Securities Regulators Fine Wells Fargo $2 Million for Elder Fraud


The Financial Industry Regulatory Authority (FINRA) has fined Wells Fargo Investments $2 million and ordered it to pay restitution to customers for unsuitable sales of reverse convertible securities, and other misconduct. The reverse convertibles sales involved one broker and 21 customers with 172 accounts. Seventy one percent of the customers were over 80 years old. (See “Wells to pay $2M to settle claims broker sold unsuitable investments to seniors,” Investment News).

FINRA also charged former Wells Fargo registered representative Alfred Chi Chen with recommending and selling the unsuitable reverse convertibles, and making unauthorized trades in the accounts of deceased customers. Chen generated $1 million in commissions from the sales, which resulted in losses for many customers.

Reverse convertibles are notes with above-market yields that are tied to a “reference asset,” such as a stock. The notes contain embedded put options allowing the issuer to return the stock in lieu of principal at maturity if the stock falls below a certain level. The investor, who usually thinks he has purchased a note, not a put option, thus risks sustaining a loss of principal.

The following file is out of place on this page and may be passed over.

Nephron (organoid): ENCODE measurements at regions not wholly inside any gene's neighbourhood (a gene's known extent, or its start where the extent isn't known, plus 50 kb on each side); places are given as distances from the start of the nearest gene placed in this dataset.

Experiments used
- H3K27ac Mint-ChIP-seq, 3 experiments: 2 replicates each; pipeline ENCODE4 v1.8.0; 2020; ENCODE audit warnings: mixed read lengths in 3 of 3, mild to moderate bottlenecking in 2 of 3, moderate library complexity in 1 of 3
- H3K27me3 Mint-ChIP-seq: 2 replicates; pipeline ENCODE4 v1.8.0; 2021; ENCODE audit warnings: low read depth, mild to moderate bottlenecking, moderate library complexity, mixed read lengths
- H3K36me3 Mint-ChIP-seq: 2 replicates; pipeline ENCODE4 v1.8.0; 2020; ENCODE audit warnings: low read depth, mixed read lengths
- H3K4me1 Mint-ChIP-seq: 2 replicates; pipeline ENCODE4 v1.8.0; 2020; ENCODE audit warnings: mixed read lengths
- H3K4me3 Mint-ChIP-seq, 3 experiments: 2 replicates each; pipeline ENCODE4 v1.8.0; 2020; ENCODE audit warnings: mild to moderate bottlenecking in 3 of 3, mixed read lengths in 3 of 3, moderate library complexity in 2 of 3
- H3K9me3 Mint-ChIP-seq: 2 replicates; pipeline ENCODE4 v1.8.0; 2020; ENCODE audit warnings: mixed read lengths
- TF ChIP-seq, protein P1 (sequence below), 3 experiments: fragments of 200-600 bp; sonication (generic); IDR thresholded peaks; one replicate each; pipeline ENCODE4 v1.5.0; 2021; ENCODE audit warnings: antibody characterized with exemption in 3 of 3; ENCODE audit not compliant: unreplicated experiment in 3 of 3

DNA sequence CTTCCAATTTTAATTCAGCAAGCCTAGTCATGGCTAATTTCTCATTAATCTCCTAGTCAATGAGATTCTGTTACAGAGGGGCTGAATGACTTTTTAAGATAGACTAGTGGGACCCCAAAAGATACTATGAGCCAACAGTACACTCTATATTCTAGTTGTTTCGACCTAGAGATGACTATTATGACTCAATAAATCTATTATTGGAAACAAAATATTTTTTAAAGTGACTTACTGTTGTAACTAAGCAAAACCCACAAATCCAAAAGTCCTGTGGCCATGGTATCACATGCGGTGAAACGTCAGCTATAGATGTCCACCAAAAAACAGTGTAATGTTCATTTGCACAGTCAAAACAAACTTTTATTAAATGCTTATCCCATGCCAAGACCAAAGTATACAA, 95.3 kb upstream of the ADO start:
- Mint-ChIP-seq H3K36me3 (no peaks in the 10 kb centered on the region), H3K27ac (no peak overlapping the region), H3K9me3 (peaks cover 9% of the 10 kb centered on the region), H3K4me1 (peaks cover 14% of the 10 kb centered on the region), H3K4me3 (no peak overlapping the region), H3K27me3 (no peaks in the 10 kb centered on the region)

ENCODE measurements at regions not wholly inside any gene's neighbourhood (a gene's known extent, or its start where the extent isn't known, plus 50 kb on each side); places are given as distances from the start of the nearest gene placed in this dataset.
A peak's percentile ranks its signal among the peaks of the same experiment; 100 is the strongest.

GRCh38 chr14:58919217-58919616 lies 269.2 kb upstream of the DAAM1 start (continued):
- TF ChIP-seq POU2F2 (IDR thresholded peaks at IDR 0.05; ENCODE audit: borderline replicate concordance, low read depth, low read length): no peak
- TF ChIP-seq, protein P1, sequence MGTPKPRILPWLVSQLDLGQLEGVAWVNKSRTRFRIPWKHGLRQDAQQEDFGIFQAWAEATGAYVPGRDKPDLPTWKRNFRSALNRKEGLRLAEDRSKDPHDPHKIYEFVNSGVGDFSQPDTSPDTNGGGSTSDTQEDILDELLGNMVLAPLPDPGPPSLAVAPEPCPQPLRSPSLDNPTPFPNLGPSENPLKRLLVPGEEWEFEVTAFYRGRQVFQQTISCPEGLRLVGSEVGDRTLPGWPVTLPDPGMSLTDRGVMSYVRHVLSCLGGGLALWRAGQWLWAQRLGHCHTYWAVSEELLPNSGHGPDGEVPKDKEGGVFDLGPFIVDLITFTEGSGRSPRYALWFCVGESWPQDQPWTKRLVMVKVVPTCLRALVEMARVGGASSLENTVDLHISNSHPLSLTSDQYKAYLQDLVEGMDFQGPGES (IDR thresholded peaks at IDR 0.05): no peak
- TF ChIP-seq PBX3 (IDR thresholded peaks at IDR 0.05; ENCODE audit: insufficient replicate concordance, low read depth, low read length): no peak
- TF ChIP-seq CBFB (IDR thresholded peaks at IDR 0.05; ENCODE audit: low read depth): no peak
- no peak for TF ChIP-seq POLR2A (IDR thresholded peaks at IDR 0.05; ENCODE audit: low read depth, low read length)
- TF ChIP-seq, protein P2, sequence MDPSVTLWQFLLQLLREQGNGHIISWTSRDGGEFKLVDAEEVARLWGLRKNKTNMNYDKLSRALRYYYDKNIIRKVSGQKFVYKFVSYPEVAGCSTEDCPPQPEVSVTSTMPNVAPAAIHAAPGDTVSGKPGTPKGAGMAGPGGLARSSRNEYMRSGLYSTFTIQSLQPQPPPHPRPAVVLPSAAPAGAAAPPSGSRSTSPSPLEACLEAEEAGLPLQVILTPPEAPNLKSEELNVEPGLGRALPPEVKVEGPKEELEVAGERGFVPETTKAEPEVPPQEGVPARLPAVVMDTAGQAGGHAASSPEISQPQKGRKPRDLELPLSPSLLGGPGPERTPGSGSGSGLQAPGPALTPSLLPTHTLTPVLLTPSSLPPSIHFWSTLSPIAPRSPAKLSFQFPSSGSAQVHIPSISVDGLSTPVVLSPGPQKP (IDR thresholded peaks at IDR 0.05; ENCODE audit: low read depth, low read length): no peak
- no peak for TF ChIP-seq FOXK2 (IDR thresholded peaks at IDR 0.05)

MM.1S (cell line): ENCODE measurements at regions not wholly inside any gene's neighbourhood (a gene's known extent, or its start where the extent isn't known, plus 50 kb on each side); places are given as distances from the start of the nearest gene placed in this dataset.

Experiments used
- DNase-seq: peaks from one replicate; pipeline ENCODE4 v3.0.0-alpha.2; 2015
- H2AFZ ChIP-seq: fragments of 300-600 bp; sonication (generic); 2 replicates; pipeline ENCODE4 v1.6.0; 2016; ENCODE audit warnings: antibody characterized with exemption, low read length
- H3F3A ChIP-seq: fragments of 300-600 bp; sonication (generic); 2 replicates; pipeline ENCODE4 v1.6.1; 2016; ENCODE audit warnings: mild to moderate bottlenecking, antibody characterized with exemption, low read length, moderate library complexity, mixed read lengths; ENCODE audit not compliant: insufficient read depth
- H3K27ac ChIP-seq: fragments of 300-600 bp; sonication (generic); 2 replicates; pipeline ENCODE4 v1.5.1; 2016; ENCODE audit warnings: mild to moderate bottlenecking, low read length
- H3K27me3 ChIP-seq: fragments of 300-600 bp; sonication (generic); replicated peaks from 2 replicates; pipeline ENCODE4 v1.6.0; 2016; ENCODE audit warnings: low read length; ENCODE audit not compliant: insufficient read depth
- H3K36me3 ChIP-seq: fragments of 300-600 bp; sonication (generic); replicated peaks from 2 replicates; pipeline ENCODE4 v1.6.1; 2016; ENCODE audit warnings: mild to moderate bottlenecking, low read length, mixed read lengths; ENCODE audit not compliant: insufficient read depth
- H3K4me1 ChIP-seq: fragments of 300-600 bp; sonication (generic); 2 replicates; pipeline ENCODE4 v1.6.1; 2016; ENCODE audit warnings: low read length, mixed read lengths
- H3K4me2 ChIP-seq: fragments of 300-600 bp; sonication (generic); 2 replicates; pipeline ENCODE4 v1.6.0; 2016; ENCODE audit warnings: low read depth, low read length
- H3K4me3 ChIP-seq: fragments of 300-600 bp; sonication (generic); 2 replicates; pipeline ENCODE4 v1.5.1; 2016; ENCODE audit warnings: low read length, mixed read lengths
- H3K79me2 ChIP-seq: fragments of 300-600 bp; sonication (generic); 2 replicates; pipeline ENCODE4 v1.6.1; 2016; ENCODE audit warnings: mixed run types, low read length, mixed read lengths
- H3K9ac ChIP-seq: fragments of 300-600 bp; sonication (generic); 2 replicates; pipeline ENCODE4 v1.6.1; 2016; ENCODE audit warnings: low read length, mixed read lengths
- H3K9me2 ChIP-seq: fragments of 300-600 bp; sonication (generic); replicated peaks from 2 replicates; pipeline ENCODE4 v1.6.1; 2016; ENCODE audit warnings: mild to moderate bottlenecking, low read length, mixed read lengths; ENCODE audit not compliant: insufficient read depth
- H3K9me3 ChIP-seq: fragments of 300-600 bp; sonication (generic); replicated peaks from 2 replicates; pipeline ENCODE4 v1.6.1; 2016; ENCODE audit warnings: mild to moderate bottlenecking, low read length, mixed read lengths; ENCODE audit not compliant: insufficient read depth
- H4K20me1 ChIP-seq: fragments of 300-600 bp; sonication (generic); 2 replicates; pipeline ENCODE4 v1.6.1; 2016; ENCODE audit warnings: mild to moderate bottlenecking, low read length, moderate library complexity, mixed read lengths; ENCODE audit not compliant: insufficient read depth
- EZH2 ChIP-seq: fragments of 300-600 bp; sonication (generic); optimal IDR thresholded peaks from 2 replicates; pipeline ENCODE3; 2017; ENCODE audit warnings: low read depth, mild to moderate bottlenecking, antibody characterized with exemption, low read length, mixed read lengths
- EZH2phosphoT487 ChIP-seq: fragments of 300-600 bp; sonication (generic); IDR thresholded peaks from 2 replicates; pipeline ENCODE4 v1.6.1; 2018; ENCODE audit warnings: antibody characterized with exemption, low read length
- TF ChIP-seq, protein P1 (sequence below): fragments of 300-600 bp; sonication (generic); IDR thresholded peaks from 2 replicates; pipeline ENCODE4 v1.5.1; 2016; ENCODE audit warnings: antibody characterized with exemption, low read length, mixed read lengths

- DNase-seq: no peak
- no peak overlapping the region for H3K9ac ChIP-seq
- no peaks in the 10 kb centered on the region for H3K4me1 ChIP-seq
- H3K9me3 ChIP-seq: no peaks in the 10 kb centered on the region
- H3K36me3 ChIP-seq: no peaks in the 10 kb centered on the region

As of June 2008, 172 accounts serviced by Chen held reverse convertibles, 148 had concentrations greater than 50 percent of their total account holdings, and 46 had concentrations greater than 90 percent.

Continuing its harmful trick that allows Wells Fargo (and other defendants) to deny everything in arbitration hearings filed by customers, FINRA allowed Wells Fargo buy its peace at a fraction of the actual harm done by “consenting” to its findings without admitting to them.

The misconduct involved “serious failings that harmed investors,” Brad Bennett, FINRA’s enforcement chief said. Then why doesn’t FINRA make a record (proven or admitted) of what those failings were? What good are FINRA’s findings (and what good is FINRA itself) if wrongdoers can deny the findings they consented to at arbitration hearings?

Page Perry is an Atlanta-based law firm with over 170 years collective experience protecting investor rights and fighting Wall Street greed.